Local Windows Admins Can Hijack Sessions Without Credentials

A researcher has published a method by which a local admin can hijack any other Windows sessions without the need for credentials.

A researcher has exposed how attackers with local admin privileges could use native command-line Windows tools to hijack other users’ sessions without credentials.

Researcher Alexander Korznikov on Friday published a report in which he describes how he could, locally and remotely via Remote Desktop Protocol (RDP), access other users’ sessions—even sessions that have been disconnected for some time—with one command.

Korznikov said an attacker could access domain admin sessions, read documents, and access systems, cloud domains or applications (email, Notepad, others) that the user has previously logged in to. He said he tested his attack on Windows 2012 and Windows 2008 servers, as well as Windows 10 and Windows 7 and all that is required is the NT AUTHORITY/SYSTEM command line, or to create a service that will connect a session back to the attacker’s.

“Someone can say, ‘If you are admin, you can dump a server’s memory and parse it.’ That’s correct, but you don’t need it any more,” Korznikov told Threatpost. “Just two simple commands and you are in. The most incredible thing is that I don’t need to know the credentials of the hijacked user. It is pure password-less hijacking.”



Researcher Kevin Beaumont, meanwhile, published a separate report essentially confirming Korznikov’s work adding that by running the tscon.exe command as the SYSTEM user, an attacker could also connect to any session without a password.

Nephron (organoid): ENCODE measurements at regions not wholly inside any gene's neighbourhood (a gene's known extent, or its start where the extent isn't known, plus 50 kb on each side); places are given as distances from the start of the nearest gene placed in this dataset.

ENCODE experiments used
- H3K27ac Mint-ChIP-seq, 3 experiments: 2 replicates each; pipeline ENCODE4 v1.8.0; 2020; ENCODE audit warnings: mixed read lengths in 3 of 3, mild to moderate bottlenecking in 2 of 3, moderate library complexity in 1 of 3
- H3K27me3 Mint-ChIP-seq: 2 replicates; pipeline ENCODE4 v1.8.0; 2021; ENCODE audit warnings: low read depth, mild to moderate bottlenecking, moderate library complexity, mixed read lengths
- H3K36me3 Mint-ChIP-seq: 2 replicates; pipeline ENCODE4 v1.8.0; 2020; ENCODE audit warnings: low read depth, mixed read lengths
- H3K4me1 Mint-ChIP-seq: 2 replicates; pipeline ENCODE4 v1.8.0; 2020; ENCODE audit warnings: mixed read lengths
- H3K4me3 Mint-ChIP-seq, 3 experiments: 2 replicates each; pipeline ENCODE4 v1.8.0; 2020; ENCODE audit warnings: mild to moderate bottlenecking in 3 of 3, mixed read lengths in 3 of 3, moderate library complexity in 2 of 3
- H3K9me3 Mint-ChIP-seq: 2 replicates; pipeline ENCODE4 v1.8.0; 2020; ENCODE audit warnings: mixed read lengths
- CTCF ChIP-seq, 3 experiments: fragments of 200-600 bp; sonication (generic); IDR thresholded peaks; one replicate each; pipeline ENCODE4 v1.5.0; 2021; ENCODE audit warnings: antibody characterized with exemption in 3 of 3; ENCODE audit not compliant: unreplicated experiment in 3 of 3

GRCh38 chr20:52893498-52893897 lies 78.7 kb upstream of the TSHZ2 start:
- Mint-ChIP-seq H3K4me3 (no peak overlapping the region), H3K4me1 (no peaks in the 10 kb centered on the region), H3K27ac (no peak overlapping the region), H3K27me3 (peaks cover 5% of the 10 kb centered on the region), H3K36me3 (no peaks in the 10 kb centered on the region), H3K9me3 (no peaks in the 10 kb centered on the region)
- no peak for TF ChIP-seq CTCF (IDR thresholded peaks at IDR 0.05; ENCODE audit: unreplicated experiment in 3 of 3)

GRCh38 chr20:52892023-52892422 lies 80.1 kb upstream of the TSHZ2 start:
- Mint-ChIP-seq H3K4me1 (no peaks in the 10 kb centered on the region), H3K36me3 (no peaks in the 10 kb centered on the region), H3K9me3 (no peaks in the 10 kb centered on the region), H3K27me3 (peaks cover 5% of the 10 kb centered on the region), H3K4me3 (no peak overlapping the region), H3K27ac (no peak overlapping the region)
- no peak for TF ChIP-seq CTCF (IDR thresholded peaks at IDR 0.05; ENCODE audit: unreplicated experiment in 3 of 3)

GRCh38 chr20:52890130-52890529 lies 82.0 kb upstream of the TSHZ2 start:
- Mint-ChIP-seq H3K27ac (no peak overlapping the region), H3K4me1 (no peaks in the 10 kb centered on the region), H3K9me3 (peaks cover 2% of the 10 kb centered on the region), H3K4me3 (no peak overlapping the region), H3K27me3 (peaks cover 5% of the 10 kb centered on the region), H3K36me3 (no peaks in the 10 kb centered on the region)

“It doesn’t prompt, it just connects you to the user’s desktop. I believe this is due to the way session shadowing was implemented in Microsoft Windows, and it runs throughout the years like this,” Beaumont wrote.

Beaumont said that his and Korznikov’s research could bypass the work required to dump server memory and parse for passwords; this provides instant access to the target’s desktop without leaving artifacts in a log or needing to use external tools such as Metaspoit.

“This isn’t about SYSTEM — this is about what you can do with it very quickly, and quietly. Attackers aren’t interested in playing, they’re interested in what they can do with techniques. This is a very valid technique,” Beaumont wrote. “So, you have full blown RDP session hijacking, with a single command.”

Korznikov said he confirmed with Benjamin Delpy, who six years ago disclosed similar findings, that this was a Windows feature and not a vulnerability, but that does not discount the attack value of the situation, he said. Microsoft, for its part, is unlikely to patch this.

“The issue described in the report is not a security vulnerability as it requires local administrator rights on the machine,” a Microsoft spokesperson told Threatpost.

Korznikov said he did not disclose his findings to Microsoft prior to publication of his report last week because it was a design flow issue, out of scope for its bug bounties, and that he did not want to wait “six months until resolution for a CVE.”

“If you are admin, you can do everything. But here is the point: why and how you become admin? If some unprivileged user becomes admin using some kind of local privilege escalation, that’s the problem—and not the design flow—we are talking about,” Korznikov said. “You can do everything, even patch terminal services in a way that it will accept your token and allow shadowing mode, without a user’s knowledge.”

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